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Money Hoarders and Fat Cats?
Old 08-06-2014, 08:33 AM   #1
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Money Hoarders and Fat Cats?

I try not to get all crazy about clueless people on FaceBook, but sometimes I can't help it.
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Original post by former HS classmate, a very smart and very unconventional guy: "'Wealth management' is a euphemism for...??"

Person 1: "Fat Cats hoarding?"

Me: "'Give us all your money and we'll decide the best thing for you to do with it (i.e., whatever optimizes the fees we can rake off)'. And, BTW, some of us are saving for retirement so we don't have to depend on Medicaid for long-term care, and have grandkids we'd like to help with college."

Person 2: "Making sure no one, especially the less fortunate, get any of your piles and piles and piles AND piles of green."

Me: "Oh, you mean like Bill Gates and Warren Buffet?"

Original Poster: "I first heard the term 'wealth management' some years ago in Edward Jones ads. I thought it was just marketing BS used in place of "financial planning" to, you know, sound like the equally mealy-mouthed "business solutions," and to help hide the fact that you could lose your pants. But I think some of you are right. As the rich get richer, it must be a royal pain to manage one's hoards of money."

Person 3: "Rich"

Me: "Private-sector employers have dropped defined-benefit plans and replaced them with 401(k)s, which dump the investment and longevity risks on the employee. If you want an insurance company to pay you just $1K per month for the rest of your life, starting at age 60, it will cost about $250K for an annuity. So, yes, in order to make up for the loss of pensions, you DO have to have a lot of money saved. If you want to call that hoarding, be my guest."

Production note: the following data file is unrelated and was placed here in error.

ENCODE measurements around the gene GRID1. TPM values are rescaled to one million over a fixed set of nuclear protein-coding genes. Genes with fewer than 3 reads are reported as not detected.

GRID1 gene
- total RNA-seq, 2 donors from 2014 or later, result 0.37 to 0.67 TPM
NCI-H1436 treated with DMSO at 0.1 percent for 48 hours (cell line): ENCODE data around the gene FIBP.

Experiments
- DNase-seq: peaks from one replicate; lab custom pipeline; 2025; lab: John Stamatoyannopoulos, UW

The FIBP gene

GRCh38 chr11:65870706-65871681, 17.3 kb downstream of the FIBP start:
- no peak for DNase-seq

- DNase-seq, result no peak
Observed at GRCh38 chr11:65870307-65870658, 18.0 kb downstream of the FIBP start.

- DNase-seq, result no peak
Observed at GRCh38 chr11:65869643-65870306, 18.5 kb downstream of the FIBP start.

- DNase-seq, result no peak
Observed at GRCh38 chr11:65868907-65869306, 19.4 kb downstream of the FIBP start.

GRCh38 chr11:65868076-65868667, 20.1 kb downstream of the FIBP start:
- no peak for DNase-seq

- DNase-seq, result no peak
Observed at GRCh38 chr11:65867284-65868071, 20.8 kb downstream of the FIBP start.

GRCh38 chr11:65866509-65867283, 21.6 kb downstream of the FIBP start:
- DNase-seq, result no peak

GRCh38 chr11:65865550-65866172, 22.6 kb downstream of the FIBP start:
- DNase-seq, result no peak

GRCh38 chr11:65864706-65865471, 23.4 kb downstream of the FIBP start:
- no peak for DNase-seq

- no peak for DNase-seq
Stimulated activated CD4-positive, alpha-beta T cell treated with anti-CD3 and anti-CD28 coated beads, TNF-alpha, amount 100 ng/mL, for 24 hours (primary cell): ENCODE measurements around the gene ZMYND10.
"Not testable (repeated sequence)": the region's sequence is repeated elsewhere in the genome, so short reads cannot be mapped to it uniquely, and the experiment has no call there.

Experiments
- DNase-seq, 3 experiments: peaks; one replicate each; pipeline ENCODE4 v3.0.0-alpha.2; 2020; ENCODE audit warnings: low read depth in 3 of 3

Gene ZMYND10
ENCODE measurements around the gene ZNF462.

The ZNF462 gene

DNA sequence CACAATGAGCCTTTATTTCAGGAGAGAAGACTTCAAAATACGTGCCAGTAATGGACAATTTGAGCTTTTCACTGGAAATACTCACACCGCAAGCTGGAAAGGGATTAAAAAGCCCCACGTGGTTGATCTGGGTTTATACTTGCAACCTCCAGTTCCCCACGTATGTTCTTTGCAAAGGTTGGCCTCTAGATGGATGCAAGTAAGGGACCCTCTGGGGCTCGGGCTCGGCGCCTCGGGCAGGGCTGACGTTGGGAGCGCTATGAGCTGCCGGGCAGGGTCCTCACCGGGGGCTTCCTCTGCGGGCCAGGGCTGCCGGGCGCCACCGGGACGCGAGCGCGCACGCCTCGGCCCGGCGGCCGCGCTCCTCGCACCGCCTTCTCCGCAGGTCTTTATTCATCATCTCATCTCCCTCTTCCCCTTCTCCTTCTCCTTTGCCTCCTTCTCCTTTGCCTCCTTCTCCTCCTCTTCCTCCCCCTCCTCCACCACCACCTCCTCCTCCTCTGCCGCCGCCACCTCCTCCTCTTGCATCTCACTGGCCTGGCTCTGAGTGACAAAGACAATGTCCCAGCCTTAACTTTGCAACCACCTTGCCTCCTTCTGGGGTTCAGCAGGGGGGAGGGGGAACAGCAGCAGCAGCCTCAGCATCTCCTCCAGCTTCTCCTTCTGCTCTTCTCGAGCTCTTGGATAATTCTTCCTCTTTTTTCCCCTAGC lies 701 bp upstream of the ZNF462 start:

____
That was 15 hours ago so maybe the discussion has died a natural death (or no one can refute my argument that if you want to replace the DB pensions people used to have, it takes a lot of money.)

I've run into this attitude before on FB, i.e. that everybody with large amounts of money is greedy and doesn't care about anything or anybody- just how much money they can accumulate. When a college professor friend posted something similar, I asked whom they approached when they wanted a new building or they wanted to endow a chair in a particular subject.

Don't tell me to stay off FB! I do value it because I've been able to keep in touch with friends and family all over. Have any of you run into this attitude, on FB or elsewhere? Do you bother to argue with them?
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Old 08-06-2014, 08:56 AM   #2
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Old 08-06-2014, 09:10 AM   #3
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Originally Posted by athena53 View Post
I've run into this attitude before on FB, i.e. that everybody with large amounts of money is greedy and doesn't care about anything or anybody- just how much money they can accumulate. When a college professor friend posted something similar, I asked whom they approached when they wanted a new building or they wanted to endow a chair in a particular subject.

Don't tell me to stay off FB! I do value it because I've been able to keep in touch with friends and family all over. Have any of you run into this attitude, on FB or elsewhere? Do you bother to argue with them?
This is a problem before FB ever was created. Now, it's an epidemic.

People are not interested in FB for communicating. They want to be able to be the "star", by spouting off their opinions and having people listen to them. They aren't on there to engage in logical dialogue to learn things. Many people in the world aren't interested in learning, but in self-validation and self-affirmation.

But, perhaps one day, one of your comments will 'click' in someone's head and open their eyes to something. So keep up the good fight.
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Old 08-06-2014, 09:12 AM   #4
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Don't tell me to stay off FB! I do value it because I've been able to keep in touch with friends and family all over. Have any of you run into this attitude, on FB or elsewhere? Do you bother to argue with them?